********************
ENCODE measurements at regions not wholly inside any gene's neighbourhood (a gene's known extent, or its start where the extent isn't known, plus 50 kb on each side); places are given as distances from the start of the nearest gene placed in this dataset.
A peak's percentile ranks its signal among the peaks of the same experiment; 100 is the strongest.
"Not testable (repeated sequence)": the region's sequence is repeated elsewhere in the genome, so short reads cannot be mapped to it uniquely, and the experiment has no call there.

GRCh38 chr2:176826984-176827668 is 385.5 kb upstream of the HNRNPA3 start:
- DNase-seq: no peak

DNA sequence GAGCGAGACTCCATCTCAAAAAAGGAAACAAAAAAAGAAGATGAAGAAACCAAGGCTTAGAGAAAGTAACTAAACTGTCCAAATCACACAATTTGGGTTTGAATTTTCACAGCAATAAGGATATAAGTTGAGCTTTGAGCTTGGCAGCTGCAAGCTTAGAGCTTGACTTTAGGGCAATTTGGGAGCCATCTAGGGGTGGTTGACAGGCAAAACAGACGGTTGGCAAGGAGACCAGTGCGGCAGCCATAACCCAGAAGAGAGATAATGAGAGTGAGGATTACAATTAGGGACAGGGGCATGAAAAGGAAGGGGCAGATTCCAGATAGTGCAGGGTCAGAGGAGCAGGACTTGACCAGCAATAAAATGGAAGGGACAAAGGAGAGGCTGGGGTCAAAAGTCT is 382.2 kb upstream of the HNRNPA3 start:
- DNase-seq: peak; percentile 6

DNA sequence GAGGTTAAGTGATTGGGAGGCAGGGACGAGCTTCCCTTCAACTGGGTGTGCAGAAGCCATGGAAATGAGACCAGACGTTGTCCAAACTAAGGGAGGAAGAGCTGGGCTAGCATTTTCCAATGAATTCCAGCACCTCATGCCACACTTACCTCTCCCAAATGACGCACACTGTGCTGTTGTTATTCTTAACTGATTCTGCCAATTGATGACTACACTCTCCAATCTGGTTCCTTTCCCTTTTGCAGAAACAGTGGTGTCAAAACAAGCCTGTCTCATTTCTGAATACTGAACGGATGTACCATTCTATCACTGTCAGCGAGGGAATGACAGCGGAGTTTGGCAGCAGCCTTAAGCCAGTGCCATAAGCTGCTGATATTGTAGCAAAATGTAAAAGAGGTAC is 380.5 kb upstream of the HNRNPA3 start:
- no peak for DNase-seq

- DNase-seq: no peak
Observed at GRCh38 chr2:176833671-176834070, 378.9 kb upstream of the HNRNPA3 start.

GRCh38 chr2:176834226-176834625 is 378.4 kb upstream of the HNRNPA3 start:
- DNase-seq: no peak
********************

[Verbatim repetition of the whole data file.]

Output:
ENCODE measurements at regions not wholly inside any gene's neighbourhood (a gene's known extent, or its start where the extent isn't known, plus 50 kb on each side); places are given as distances from the start of the nearest gene placed in this dataset.
A peak's percentile ranks its signal among the peaks of the same experiment; 100 is the strongest.
"Not testable (repeated sequence)": the region's sequence is repeated elsewhere in the genome, so short reads cannot be mapped to it uniquely, and the experiment has no call there.

GRCh38 chr2:176826984-176827668 is 385.5 kb upstream of the HNRNPA3 start:
- DNase-seq: no peak

DNA sequence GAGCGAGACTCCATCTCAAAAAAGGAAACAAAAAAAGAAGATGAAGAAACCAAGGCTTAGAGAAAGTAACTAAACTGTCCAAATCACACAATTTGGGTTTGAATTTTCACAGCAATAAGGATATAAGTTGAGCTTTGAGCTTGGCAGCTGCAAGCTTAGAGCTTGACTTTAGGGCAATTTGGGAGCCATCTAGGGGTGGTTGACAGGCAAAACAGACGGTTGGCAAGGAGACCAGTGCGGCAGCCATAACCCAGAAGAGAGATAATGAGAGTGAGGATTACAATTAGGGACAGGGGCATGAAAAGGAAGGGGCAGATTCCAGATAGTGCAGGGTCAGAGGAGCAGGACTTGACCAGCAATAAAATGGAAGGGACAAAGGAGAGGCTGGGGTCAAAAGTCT is 382.2 kb upstream of the HNRNPA3 start:
- DNase-seq: peak; percentile 6

DNA sequence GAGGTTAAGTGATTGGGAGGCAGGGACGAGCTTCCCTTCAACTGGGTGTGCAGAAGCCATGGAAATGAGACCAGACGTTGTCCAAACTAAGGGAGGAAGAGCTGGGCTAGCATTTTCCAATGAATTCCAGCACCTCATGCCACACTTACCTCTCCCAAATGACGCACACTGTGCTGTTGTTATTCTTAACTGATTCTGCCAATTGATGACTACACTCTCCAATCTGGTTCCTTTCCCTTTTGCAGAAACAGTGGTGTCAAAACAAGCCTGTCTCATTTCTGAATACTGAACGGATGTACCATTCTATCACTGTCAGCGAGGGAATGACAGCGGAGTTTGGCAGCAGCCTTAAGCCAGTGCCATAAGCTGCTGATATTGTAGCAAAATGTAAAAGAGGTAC is 380.5 kb upstream of the HNRNPA3 start:
- no peak for DNase-seq

- DNase-seq: no peak
Observed at GRCh38 chr2:176833671-176834070, 378.9 kb upstream of the HNRNPA3 start.

GRCh38 chr2:176834226-176834625 is 378.4 kb upstream of the HNRNPA3 start:
- DNase-seq: no peak